The advisory committee, Farrell said, will offer a consistent way for the community to be involved and to make certain the board — composed of two senior officials from each utility, the mayor, two council members and the city coordinator — are making progress toward a cleaner mix through renewables and efficiency strategies.

‘There’s nothing like this’

Rebecca Virden, spokesperson for CenterPoint Energy, said she checked with the Edison Electric Institute and learned that no other city in the country had ever tried a city-utility partnership agreement.

“There’s nothing like this — two publicly held companies coming together with a city to reach their carbon reduction goals through a focus on clean energy,” she said.

In a prepared statement, Xcel Energy said it was “pleased we reached tentative agreements to renew our franchise and to begin a Clean Energy Partnership…The work plan may include ideas such as renewable energy offerings and new and enhanced energy efficiency programs for residents, businesses and multi-family buildings to help manage energy costs and reduce greenhouse gases.”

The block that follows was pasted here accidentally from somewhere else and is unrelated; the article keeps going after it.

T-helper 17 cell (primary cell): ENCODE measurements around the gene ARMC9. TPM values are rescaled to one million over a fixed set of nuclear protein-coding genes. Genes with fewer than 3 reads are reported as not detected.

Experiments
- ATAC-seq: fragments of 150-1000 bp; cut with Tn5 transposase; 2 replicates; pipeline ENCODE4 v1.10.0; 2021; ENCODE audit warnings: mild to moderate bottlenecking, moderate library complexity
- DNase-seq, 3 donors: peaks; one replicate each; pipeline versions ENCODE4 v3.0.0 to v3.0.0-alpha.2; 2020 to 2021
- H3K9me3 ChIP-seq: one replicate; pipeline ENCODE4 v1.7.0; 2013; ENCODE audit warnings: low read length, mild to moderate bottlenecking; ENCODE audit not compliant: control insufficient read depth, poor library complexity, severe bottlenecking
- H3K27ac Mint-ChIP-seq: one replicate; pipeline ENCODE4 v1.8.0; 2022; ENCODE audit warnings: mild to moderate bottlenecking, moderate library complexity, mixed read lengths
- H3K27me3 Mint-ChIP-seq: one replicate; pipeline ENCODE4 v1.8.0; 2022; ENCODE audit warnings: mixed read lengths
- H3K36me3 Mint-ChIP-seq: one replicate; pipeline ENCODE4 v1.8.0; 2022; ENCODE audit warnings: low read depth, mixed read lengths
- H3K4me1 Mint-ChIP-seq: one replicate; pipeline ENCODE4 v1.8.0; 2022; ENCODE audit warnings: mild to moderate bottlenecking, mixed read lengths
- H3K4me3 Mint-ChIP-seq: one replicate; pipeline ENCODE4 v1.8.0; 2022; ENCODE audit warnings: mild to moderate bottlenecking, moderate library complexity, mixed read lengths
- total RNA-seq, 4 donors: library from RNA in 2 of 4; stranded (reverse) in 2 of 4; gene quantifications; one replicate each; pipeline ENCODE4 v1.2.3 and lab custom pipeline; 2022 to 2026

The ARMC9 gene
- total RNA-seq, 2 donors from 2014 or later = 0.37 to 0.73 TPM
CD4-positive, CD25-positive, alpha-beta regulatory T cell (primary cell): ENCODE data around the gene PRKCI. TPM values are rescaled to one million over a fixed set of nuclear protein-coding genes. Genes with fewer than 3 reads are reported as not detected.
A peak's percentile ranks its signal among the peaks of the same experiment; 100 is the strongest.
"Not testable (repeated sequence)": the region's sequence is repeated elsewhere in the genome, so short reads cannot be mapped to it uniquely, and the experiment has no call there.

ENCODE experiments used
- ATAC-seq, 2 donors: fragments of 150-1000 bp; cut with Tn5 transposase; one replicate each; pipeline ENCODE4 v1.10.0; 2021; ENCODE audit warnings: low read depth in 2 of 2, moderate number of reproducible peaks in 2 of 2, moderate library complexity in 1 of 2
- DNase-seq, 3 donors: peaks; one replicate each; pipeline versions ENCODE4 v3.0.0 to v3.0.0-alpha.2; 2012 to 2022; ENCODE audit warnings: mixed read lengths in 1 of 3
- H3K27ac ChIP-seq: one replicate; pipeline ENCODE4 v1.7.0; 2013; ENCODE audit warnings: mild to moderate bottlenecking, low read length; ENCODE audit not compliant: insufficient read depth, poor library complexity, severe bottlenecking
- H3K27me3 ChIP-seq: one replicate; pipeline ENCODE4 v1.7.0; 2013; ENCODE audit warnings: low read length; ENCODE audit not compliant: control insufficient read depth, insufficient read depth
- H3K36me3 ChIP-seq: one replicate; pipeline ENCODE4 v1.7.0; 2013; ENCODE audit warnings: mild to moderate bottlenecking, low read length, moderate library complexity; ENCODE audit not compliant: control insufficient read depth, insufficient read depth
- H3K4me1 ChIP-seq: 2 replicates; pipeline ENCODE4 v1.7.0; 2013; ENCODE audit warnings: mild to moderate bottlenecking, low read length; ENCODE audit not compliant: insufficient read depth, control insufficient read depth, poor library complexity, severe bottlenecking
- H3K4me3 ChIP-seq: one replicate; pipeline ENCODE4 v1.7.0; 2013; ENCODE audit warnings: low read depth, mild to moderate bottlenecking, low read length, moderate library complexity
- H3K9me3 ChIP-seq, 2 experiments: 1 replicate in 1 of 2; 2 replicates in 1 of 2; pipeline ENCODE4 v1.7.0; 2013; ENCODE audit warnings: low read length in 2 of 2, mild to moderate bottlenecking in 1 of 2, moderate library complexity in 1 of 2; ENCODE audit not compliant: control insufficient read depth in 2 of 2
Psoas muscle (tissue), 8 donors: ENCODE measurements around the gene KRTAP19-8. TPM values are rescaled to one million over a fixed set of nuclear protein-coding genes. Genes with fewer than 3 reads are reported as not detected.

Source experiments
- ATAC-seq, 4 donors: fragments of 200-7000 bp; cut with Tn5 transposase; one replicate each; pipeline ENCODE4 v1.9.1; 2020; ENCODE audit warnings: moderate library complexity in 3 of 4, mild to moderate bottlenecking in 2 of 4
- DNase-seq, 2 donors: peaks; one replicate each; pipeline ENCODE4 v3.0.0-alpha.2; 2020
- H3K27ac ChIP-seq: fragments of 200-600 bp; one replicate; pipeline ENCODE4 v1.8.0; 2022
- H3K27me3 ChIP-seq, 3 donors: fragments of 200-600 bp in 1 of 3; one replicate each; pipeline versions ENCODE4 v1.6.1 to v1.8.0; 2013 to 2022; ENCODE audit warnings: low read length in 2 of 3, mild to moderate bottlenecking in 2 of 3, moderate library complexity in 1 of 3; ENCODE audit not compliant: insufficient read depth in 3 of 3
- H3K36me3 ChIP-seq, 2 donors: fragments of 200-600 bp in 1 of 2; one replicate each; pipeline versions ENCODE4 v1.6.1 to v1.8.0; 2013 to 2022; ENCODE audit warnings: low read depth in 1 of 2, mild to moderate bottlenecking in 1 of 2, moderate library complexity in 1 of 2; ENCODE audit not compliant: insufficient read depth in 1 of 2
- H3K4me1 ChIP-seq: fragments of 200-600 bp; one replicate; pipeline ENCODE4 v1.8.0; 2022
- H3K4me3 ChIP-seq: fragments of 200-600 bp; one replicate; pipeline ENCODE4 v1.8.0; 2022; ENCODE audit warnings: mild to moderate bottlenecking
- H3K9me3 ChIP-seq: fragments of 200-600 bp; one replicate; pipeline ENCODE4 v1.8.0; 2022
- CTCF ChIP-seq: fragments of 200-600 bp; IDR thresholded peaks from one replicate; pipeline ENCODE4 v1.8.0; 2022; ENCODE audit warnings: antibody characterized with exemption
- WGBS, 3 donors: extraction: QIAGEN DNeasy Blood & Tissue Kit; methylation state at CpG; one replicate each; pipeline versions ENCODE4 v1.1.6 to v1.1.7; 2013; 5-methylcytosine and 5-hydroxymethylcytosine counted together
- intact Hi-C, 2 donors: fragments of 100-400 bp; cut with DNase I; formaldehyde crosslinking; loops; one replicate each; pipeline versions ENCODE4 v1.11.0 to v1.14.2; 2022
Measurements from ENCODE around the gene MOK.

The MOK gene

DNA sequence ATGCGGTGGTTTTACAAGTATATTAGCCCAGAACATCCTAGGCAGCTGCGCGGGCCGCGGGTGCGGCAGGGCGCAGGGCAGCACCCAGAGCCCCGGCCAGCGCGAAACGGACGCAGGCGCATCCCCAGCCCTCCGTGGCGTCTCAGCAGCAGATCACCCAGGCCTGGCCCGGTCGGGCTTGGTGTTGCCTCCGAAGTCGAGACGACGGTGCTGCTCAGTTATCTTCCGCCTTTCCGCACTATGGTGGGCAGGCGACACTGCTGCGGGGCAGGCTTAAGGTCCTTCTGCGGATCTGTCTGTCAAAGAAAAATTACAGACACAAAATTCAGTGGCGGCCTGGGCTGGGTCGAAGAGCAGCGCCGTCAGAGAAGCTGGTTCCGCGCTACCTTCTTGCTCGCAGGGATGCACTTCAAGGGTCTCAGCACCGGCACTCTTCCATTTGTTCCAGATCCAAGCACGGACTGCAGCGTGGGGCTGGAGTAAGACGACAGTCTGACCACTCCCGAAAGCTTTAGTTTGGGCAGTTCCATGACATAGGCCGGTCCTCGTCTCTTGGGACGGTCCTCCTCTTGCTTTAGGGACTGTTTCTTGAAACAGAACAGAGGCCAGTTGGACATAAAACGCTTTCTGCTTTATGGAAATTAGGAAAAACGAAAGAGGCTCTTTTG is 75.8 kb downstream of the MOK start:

The agreement could also be a boon to low income residents who have a “high energy burden” and do not have the financial resources to invest in renewable energy, said Shalini Gupta, executive director of the Center For Earth Energy & Democracy in Minneapolis. Since many new city council members and Mayor Betsy Hodges campaigned on equity, how that issue will be woven into the city’s energy mix will be watched by activist groups.